Many people often wonder how to say “Hello” in different languages? With the growing popularity and availability of international tourism, there is a reason for many to start learning foreign languages. The first thing with which any conversation begins is a greeting.
Here we’ll see how to say “hello” in different languages in Indo-European countries. This language group includes almost all European languages and some Middle Eastern languages.
1. The French greeting “bonjour” in addition to France, Belgium and Switzerland will be understood in countries such as Morocco, Tunisia and Algeria, as well as in some African countries: Democratic Republic of Congo, Ivory Coast, Cameroon, Guinea, Gabon and Mauritania.
2. How to say simple “Hi” in spanish? Spanish “Hola”. In addition to Spain itself, Spanish or Castilian, as it is sometimes called, is spoken in Central and South American countries besides Brazil. It is also the second most widely spoken language in the United States. It is spoken by more than 34 million Latin Americans.
3. Italians greet each other with the word “ciao”.
4. German is the official language in Germany, Austria, Switzerland, Luxembourg, Liechtenstein and parts of Italy. So, how to say “Hi” in german? In these countries you can hear the greetings “halo” (“hello”) and “guten tag” (“good day”).
5. “Namaste” is the greeting in Hindi. This language is common in northern India and Nepal.
6. To be honest, few people know how to say “Hello” in greek. Greeks say “yasas” (“hello”), “yasu” (“hello”) or simply “I” (“hello”).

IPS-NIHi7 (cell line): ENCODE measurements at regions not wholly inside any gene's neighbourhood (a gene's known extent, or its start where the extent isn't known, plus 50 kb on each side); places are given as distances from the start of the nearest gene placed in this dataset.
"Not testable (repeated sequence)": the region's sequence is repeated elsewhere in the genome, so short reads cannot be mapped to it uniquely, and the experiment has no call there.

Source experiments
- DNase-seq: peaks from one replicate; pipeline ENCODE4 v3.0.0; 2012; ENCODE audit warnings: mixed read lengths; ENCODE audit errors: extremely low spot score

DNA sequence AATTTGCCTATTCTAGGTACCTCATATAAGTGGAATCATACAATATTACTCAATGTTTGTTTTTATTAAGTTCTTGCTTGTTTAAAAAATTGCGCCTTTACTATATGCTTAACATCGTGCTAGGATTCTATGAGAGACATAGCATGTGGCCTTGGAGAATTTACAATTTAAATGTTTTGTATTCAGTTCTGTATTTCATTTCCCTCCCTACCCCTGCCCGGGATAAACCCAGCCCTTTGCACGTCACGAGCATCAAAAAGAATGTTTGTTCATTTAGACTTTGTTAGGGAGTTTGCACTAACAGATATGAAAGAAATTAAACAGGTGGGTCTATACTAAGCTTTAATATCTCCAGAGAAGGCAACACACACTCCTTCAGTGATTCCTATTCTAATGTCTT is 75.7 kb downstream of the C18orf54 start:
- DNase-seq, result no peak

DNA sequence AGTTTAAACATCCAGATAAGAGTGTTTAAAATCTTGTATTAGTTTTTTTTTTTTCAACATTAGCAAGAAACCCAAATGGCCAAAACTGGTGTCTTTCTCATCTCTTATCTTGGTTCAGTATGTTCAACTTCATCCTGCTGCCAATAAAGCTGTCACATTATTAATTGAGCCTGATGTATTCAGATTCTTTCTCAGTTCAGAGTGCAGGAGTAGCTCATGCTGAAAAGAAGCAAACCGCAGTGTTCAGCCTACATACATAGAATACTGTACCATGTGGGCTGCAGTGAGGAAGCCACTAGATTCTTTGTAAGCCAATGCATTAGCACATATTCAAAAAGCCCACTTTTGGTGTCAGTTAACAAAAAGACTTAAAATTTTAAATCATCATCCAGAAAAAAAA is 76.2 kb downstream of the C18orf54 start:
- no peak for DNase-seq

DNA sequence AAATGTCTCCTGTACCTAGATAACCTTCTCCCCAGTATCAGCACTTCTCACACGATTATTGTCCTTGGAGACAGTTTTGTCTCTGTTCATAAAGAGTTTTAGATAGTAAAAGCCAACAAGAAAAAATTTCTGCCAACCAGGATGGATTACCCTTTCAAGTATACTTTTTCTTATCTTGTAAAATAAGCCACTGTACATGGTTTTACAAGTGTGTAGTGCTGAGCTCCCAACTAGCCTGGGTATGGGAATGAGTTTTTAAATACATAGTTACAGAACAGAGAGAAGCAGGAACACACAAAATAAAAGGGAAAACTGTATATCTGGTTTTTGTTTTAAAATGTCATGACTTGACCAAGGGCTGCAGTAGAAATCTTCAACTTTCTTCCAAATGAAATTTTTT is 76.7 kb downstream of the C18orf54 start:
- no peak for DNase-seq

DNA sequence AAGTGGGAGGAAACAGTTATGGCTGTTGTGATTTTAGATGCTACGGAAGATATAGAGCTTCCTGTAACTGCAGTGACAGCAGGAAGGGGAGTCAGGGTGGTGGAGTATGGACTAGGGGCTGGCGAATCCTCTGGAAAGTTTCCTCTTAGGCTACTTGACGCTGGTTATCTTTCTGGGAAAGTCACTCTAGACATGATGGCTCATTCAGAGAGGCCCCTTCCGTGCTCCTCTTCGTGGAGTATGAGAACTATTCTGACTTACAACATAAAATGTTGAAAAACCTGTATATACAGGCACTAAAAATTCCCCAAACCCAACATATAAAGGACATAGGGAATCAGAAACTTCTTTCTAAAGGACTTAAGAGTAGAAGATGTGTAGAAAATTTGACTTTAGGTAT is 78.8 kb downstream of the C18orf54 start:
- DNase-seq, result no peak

7. In Yiddish (Hebrew) you can say hello like this: “sholem aleichem” (literal translation is “peace to you”), “gut morgn/tog/ovnt” (“good morning/afternoon/evening”).
8. In Latvian (Latvia) the following greetings are adopted: “labden”, “sveiki”, “chou” (informal greeting).
9. In Lithuania they say “laba dena” in a formal setting, “labas” or “sveikas” (addressing a man), “sveika” (addressing a woman) and “sveiki” (addressing a group of people).
10. Ukrainians say “zdrastuite” or “pryvit”.
11. In Belarusian you can say “dobrai raznitsy/dzen/vechar” which means “good morning/day/evening”.
12. Danes greet their friends with “hai” or “haisa”. A more formal version is “year dag” (“good afternoon”).
13. In Romania to say hello to a person is “buna ziua” or “salut”.
14. In Armenia it is customary to say “barev” when meeting someone.
|Central Europe with Jewish settlements||sholem aleichem/gut tog|
Kartvelian languages is a group of languages spoken in the Western Caucasus. The most famous representative of this group is the Georgian language.
15. Georgians say “gamarjoba” when greeting someone.
Eastern and Turkic languages
In this part we’ll see how to say “hi” in different languages in Eastern and Turkic countries.
16. “Salam” – this is the greeting of the inhabitants of Iran, Afghanistan, Tajikistan, some parts of Uzbekistan and Bahrain, where Persian is spoken, which is sometimes called Farsi.
17. How do you say “Hi” in japanese? In Japan they say “Ohayo/Konnitiva/Konbanwa,” which means “good morning/afternoon/evening.
18. In both North and South Korea the greeting is “annyeong-haseyo”.
19. The Mongolian greeting is “baina uu”.
20. So, how to say hi in turkish? In Turkey, when greeting a person they say “merhaba/meraba”, “salam” (“hello”) or “gunnaidin” (“good day”).
21. Kazakhs say “salametsiz be” to greet a person. The literal translation of this expression is respectful “Hello”. Almost 7 million of the 10 million Kazakhs live in Kazakhstan. The remaining 3 million are settled in Xinxiang China, Uzbekistan, Russia, Mongolia, Turkmenistan, Ukraine and Tajikistan.
|Iran, Afghanistan, Tajikistan, some parts of Uzbekistan and Bahrain||salam|
|North and South Korea||annyeong-haseyo|
Eastern European and Baltic languages
Let’s see how to say “hello” in different languages in Eastern European and Baltic countries.
22. In Hungarian the greeting is “sirvus” or “sia”.